(327j) Electrochemically Catalyzed Carbon Dioxide Reduction Reactions and Formation Pathways to Two-Carbon and Three-Carbon Molecules on the Metallic Copper Surfaces

Authors: 
Lin, Z., University of California - Berkeley
Jiang, K., Rowland Institute at Harvard, Harvard University
Garza, A. J., The Dow Chemical Company
Bell, A. T., University of California
Head-Gordon, M., University of California - Berkeley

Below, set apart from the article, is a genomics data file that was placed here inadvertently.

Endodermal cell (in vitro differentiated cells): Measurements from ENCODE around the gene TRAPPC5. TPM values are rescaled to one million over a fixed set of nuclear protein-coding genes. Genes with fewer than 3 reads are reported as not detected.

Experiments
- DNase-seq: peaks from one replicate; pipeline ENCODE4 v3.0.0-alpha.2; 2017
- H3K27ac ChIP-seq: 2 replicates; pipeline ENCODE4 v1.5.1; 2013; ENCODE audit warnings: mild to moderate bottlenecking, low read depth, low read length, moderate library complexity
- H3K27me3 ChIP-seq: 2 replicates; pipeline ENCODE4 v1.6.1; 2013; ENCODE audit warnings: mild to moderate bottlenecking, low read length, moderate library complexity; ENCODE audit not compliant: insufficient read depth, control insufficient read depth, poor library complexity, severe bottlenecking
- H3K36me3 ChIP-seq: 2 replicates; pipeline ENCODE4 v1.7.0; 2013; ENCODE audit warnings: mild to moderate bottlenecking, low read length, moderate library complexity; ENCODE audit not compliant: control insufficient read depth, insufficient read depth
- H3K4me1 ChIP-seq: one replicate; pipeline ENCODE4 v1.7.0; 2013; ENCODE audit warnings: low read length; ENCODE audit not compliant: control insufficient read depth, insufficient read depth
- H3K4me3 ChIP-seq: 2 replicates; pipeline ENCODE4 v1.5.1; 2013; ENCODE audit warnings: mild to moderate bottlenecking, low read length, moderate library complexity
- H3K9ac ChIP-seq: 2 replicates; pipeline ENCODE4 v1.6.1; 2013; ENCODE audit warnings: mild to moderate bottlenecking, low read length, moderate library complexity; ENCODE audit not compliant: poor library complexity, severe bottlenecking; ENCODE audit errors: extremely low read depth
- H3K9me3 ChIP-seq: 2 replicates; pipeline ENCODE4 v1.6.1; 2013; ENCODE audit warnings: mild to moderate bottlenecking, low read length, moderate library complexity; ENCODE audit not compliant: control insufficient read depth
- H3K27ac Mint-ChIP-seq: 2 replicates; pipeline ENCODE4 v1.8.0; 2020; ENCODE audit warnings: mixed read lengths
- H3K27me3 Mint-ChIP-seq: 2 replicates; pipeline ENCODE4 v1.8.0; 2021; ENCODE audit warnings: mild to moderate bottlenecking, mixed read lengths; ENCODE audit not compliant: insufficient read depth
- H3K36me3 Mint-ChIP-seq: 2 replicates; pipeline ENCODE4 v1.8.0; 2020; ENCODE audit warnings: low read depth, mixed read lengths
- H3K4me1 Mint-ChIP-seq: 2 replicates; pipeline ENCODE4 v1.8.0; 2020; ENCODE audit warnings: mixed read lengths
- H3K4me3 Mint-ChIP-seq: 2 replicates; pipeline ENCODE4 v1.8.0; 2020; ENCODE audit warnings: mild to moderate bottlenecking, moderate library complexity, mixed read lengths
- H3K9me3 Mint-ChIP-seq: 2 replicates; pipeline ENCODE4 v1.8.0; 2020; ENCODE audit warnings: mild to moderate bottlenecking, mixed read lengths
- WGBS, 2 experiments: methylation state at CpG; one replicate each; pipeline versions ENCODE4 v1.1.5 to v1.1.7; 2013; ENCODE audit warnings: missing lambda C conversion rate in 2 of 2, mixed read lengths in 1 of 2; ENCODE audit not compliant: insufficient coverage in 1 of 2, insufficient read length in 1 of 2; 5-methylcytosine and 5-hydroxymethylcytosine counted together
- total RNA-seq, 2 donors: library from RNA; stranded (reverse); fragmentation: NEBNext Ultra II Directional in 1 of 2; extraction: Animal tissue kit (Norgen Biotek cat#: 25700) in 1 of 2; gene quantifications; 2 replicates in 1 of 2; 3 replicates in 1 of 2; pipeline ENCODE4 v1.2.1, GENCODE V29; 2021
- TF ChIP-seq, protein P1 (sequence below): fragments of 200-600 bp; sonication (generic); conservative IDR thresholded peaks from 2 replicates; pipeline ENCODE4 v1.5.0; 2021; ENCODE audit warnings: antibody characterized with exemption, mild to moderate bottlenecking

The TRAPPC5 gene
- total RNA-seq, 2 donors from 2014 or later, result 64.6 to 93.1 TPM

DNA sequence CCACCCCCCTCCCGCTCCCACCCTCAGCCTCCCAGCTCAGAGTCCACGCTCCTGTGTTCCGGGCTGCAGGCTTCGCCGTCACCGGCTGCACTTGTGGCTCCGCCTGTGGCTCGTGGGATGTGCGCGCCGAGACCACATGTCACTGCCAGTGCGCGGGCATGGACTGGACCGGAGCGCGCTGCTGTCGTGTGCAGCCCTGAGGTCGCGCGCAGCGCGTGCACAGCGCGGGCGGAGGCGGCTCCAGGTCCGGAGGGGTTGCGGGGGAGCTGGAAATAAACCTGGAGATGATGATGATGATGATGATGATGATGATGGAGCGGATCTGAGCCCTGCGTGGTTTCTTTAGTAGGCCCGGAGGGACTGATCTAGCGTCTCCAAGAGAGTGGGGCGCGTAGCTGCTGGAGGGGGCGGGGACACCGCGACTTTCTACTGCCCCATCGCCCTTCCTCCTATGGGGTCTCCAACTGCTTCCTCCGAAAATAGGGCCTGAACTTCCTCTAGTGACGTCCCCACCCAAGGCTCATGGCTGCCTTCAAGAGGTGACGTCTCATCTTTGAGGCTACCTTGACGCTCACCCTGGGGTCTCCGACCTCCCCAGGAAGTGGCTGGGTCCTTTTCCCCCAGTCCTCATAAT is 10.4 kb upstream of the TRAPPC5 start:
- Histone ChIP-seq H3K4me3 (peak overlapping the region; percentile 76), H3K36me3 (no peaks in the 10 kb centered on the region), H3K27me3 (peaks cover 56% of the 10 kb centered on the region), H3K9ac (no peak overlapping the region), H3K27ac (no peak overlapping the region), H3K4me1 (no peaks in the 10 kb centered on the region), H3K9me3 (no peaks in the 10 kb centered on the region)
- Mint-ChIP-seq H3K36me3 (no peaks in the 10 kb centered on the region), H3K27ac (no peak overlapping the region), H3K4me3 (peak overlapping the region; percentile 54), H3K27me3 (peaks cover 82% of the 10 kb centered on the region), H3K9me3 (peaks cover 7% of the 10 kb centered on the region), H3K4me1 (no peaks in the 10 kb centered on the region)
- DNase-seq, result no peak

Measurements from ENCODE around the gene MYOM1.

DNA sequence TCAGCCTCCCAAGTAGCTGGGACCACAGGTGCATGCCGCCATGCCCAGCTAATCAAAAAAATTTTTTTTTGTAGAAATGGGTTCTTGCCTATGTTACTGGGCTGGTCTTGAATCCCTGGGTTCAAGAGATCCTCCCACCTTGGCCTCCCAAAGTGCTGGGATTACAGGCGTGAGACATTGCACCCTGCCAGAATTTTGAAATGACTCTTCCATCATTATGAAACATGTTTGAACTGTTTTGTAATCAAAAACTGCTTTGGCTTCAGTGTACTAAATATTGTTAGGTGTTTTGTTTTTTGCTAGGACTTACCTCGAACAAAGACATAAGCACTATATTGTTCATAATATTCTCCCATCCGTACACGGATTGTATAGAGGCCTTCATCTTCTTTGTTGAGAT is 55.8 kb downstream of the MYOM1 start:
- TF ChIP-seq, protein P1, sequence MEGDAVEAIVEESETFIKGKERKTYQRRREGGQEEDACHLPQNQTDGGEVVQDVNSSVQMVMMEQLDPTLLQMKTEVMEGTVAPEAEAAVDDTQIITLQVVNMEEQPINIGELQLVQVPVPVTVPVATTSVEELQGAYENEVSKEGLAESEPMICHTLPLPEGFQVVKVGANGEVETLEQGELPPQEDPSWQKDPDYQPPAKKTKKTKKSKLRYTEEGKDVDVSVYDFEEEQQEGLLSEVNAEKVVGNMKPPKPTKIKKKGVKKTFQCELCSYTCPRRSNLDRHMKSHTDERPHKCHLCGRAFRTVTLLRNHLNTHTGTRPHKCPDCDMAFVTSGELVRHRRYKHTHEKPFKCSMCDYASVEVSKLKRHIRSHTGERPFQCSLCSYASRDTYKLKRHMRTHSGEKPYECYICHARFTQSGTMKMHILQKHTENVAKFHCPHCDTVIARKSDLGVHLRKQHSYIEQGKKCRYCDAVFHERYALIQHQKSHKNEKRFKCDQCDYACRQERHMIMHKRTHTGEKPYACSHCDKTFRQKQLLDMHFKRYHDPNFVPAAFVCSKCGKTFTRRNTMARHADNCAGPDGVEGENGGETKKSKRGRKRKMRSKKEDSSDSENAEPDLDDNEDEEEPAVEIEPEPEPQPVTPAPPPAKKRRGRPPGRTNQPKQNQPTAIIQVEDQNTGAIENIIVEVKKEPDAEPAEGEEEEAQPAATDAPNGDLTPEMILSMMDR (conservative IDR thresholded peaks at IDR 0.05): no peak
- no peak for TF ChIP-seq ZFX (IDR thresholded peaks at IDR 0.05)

In the present study, we explored the formation mechanisms of two-carbon (C2, ethylene and ethanol, etc.) and three-carbon (C3) (propanol and propionaldehyde, etc.) molecules that are produced from the carbon dioxide reduction reaction (CO2RR) catalyzed by the metallic copper surfaces in the presence of the solvent, electrolyte, and applied electric potential. A complex chemical reaction network that leads to the formation of all possible C2 and C3 intermediates and products was established using a combination of density functional theory, basic statistical mechanics, and the classical linearized Poisson−Boltzmann model [J. D. Goodpaster, A. T. Bell, and M. Head-Gordon, J. Phys. Chem. Lett. 2016, 7, 1471]. During this process, we confirmed that the C2 molecules can be formed via the carbon−carbon (C−C) coupling reaction between surface carbon monoxide (CO) species or their pronated counterparts (CHO) produced from CO2, prior to the branching point between the ethanol and ethylene pathways, as identified in the previous computational study [A. J. Garza, A. T. Bell, and M. Head-Gordon, ACS Catal. 2018, 8, 1490]. We also hypothesized that the third carbon atom in C3 molecules is incorporated via a second C−C coupling reaction between a surface CO/CHO adsorbate and one C2 intermediate that is already formed. Based on our calculations, the second C−C coupling reaction is also likely to occur prior to the above-mentioned branching point in an exergonic fashion so that its inclusion in the reaction network can significantly alter the previously modeled efficiency and selectivity of one-carbon (C1) and C2 products. Beyond deciphering the formation pathways of C2 and C3 species, our results also helped to provide a deeper mechanistic understanding of the CO2RR catalyzed by metallic copper surfaces.